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YBFF PET TIPS
Cold Weather Tips from the Denver Dumb Friends League
The following tips were found at the Denver Dumb Friends League Website - Click Here
During cold weather months, itís always a good idea to take extra precautions
when it comes to the well-being of your pets. Here are some guidelines for when
the temperature drops:
- Make sure all pets have a warm place to sleep in the house, off the floor and
away from drafts. Kittens and older cats will appreciate a heated pad or bed (readily
available at pet supply stores).
- Donít leave tiny, short-haired, or very young or old dogs outside without supervision.
Warm sweaters or doggy coats will keep them comfortable on walks. Long-haired,
larger dogs and those with double coats (like the Nordic breeds) may enjoy the
cold and snow, but they, too, should live primarily indoors with the family.
- Dogs that spend time outdoors need plenty of fresh water available. They canít
burn calories without water, and if they canít burn calories, they canít keep
warm. Also, use a tip-resistant, ceramic or hard plastic water bowl rather than
a metal one; when the temperature is low, a dogís tongue can stick and freeze
- Keep your dogís coat well groomed. Matted fur wonít protect her from the cold.
- After a walk, wipe her feet, legs and stomach area to prevent ingestion of salt
or dangerous chemicals. For your own walkways, use a pet-friendly ice-melt product.
- Never let dogs off leash on snow or ice, especially during a snowstorm. Make
sure they are always wearing ID tags and are microchipped for an extra measure
- Check your garage and driveway for antifreeze and other chemicals. Antifreeze
is a deadly poison, but it has a sweet taste that attracts animals. Wipe up any
spills right away. Better yet, use pet-safe antifreeze, which is made with propylene
glycol. If ingested in small amounts, it will not hurt pets, wildlife or your
- Never leave a pet alone in a car during cold weather. A car can act as a refrigerator,
holding in the cold and causing the animal to freeze to death.
- If there are outdoor cats in your area, bang loudly on your car hood or honk
the horn before starting the engine. In their search to stay warm, outdoor cats
often take refuge next to a warm car engine or tire.
- Keep snow from piling up high next to your fence. A packed snowdrift will provide
a boost for dogs to escape the confines of your yard.
- Consider the amount of exercise your dogs receive during colder weather, and
adjust their food supply accordingly. Inside and lazy? Less food. Outside and
active? More food may be needed to produce more body heat. Consult your veterinarian
to be sure.
The Denver Dumb Friends League is the largest community-based animal sheltering organization in the Rocky Mountain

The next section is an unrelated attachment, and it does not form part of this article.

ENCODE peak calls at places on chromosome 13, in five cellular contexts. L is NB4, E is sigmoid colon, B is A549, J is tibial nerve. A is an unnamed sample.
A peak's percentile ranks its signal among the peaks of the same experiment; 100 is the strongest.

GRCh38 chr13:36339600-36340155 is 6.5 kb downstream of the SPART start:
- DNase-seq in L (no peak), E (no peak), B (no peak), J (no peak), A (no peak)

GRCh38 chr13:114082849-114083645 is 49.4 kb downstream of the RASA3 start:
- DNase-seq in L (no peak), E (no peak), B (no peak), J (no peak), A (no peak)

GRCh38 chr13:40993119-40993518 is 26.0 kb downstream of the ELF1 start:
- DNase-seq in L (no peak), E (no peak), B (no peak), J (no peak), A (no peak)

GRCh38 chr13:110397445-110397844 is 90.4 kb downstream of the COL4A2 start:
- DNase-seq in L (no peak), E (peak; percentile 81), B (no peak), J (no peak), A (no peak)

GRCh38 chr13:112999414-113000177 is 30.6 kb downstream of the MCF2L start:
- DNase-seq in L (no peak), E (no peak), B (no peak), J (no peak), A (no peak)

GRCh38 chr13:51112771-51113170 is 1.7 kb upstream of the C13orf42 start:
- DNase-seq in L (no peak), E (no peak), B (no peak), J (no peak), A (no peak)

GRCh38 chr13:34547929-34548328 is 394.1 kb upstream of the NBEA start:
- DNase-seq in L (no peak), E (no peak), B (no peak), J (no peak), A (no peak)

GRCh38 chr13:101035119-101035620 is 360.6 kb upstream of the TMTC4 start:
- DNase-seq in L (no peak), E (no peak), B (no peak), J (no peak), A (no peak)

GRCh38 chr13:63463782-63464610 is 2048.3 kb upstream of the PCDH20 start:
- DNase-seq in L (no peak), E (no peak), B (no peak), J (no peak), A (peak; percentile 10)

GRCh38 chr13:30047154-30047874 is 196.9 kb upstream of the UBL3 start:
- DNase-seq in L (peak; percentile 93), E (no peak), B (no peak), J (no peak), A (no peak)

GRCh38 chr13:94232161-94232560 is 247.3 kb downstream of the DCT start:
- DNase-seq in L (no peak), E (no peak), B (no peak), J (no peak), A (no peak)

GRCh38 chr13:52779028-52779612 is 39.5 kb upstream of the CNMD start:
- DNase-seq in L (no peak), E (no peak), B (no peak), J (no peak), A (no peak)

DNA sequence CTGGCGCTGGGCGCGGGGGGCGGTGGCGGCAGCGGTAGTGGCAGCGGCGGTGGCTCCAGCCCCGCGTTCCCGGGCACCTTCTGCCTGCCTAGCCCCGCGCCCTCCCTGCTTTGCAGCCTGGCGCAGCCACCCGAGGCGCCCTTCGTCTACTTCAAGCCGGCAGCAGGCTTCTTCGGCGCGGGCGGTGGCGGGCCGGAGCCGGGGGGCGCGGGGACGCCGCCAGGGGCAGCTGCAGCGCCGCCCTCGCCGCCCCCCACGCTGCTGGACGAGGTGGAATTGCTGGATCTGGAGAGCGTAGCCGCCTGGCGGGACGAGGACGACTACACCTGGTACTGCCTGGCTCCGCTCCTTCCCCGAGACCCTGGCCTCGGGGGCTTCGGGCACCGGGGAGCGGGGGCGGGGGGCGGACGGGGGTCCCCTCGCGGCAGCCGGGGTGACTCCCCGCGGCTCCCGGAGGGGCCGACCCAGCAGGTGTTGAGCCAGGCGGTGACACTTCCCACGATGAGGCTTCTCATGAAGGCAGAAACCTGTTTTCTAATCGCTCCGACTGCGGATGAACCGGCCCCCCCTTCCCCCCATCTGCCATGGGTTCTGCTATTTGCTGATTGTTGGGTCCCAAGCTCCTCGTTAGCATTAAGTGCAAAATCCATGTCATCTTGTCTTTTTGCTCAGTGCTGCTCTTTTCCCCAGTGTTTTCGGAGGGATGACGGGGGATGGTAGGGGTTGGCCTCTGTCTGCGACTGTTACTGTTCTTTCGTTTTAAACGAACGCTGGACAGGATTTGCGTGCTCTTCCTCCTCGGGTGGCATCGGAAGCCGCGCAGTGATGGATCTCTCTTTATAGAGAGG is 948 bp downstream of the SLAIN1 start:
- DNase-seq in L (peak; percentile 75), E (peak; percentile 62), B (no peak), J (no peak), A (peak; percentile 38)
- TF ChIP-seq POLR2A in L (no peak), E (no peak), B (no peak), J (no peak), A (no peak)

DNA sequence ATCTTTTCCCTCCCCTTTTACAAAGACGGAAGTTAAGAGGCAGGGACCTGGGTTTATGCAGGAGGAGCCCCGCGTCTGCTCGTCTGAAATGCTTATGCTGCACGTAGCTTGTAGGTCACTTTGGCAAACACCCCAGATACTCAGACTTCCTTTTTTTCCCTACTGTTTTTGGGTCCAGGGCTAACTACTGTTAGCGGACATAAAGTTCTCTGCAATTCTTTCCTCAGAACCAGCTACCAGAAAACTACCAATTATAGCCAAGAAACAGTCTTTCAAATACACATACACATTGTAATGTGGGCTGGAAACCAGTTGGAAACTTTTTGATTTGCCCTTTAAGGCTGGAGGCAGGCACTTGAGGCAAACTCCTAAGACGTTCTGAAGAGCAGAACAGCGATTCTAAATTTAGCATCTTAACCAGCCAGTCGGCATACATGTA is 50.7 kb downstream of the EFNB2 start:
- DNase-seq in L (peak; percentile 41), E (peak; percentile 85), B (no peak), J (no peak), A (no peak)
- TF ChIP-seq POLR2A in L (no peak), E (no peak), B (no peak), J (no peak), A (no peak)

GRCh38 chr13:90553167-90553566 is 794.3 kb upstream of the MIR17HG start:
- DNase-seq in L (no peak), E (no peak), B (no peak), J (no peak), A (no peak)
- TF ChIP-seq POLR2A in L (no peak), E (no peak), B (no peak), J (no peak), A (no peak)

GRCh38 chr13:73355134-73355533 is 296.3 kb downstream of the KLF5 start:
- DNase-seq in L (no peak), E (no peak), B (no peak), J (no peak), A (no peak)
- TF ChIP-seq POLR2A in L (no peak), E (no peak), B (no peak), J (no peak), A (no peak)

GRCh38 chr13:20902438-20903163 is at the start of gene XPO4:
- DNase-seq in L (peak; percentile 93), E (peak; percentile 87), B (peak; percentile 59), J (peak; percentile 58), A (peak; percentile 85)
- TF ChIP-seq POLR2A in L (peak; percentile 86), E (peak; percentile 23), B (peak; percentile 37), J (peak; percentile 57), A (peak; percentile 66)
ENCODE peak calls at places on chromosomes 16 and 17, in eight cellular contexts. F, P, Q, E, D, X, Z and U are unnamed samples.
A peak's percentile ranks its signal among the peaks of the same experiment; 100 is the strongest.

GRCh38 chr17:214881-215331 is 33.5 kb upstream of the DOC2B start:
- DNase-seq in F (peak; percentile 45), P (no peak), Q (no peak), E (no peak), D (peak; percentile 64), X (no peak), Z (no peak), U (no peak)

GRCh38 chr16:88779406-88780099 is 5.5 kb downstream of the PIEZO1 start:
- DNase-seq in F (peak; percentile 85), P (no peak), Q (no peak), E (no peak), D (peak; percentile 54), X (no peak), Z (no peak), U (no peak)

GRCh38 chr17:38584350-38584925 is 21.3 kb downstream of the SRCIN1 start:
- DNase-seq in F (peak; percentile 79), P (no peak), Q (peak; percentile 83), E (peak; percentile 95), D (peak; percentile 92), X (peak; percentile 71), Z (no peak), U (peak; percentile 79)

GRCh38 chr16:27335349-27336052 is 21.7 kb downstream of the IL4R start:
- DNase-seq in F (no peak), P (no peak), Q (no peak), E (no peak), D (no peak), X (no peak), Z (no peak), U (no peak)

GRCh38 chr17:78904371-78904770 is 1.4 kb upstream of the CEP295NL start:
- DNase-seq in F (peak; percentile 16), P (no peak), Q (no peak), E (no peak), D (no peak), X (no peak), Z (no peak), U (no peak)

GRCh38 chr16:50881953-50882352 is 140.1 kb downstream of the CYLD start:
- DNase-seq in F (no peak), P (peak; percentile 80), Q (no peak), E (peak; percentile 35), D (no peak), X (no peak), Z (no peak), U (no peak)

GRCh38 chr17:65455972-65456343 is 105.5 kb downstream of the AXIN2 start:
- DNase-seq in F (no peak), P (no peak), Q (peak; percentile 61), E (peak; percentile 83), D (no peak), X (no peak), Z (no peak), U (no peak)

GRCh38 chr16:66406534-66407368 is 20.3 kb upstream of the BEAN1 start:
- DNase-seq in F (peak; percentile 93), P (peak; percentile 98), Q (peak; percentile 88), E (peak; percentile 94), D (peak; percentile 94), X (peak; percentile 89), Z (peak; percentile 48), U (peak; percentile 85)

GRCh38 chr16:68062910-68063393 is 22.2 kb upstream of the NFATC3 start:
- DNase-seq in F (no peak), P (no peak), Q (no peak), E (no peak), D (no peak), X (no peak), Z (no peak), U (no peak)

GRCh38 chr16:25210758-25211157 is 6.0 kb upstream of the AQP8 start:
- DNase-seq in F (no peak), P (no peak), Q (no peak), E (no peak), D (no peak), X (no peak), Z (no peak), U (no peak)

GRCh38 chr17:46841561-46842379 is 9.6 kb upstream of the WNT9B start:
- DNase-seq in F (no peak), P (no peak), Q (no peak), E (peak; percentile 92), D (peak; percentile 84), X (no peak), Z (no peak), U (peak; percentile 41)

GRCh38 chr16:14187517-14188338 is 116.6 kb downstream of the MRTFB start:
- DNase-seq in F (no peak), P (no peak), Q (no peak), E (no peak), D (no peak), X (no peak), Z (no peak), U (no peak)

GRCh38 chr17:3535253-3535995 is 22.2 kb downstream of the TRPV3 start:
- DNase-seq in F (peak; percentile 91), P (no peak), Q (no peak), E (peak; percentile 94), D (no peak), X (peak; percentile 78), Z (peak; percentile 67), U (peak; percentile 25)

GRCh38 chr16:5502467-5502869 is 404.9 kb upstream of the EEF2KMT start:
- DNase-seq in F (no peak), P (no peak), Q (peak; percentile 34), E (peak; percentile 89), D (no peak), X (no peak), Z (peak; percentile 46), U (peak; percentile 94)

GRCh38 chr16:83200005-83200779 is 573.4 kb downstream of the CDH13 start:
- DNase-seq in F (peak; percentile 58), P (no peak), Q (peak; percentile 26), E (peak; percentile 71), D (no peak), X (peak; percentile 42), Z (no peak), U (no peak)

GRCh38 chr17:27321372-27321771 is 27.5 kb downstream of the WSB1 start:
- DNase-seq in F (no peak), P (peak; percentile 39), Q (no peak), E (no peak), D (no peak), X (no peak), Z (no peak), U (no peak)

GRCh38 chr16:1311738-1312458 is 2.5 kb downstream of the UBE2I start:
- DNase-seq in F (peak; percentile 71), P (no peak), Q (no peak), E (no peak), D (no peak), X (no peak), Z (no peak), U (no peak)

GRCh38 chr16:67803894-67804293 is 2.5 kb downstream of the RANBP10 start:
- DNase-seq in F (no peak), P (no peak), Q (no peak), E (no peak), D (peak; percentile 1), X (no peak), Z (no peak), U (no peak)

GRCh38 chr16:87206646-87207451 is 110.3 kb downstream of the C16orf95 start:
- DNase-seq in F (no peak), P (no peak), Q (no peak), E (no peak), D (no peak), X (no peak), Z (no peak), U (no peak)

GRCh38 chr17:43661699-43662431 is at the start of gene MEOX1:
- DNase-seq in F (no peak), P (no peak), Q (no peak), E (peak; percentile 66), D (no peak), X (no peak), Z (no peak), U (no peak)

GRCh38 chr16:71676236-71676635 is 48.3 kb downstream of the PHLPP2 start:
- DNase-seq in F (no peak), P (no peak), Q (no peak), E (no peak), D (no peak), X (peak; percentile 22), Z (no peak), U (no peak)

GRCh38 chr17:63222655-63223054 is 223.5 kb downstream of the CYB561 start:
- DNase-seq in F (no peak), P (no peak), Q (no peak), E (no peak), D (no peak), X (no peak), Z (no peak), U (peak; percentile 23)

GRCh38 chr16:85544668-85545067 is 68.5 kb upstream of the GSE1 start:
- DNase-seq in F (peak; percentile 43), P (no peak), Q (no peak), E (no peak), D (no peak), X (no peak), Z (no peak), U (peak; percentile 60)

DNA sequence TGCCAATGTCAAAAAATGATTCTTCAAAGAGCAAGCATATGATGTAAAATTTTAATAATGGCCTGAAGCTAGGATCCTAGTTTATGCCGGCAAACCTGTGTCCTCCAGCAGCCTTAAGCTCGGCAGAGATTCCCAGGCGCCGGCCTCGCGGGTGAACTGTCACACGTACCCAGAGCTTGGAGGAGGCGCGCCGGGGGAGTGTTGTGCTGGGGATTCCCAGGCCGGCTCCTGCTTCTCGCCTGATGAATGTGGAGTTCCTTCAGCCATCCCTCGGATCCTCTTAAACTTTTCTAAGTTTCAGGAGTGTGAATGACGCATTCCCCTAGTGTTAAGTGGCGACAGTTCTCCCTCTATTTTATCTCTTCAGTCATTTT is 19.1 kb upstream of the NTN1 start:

region. They are a leader in providing shelter and humane care to companion animals
and horses; rescuing sick, injured, abused and neglected animals; adopting pets
and horses to new homes; offering training and advice to help pets stay in homes;
reducing pet overpopulation; and educating the public about animals and their
TIPS FOR THE HOLIDAYS
Making the Holidays Safe for Your Dogs
The holidays can be a hectic time of year for people, but all the hustle and
bustle can affect your dog, too.
Holiday guests, travel plans or even just a change to the daily routine can be
stressful for your dogs, sometimes causing them to act out of sorts. Some can
shy away and hide in fear, where others can even show signs of aggression.
But donít worry; there are some things you can to help ease the stress Fido may
be experiencing at this time of year. Here are some things you can do:
Maintain a Regular Schedule: Keep your daily routine the same as much as possible. That means feeding, walking
and playing with your dog at the usual times.
Provide them a Comfort Zone: Provide a safe place for your dog to escape to. A quiet bedroom where your dog
can go to get away from the commotion and be alone may help to alleviate anxiety.
Allow Meet and Greets on your Dogís Terms: Donít force your dog to interact with new people or unfamiliar pets. Allow your
dog to initiate the contact.
Animals as Gifts
The holidays are a popular time for welcoming a new furry friend into your family.
There may not be a greater gift for homeless animals than to open your heart and
home to them. As they do year-round, animal shelters have thousands of wonderful
companions available for adoption.
But whether you are considering a new friend for you or someone else, remember
that choosing an animal is a big decision. Instead of bringing home an animal
right away, consider putting together and wrapping an ďadoption kit.Ē Fill a box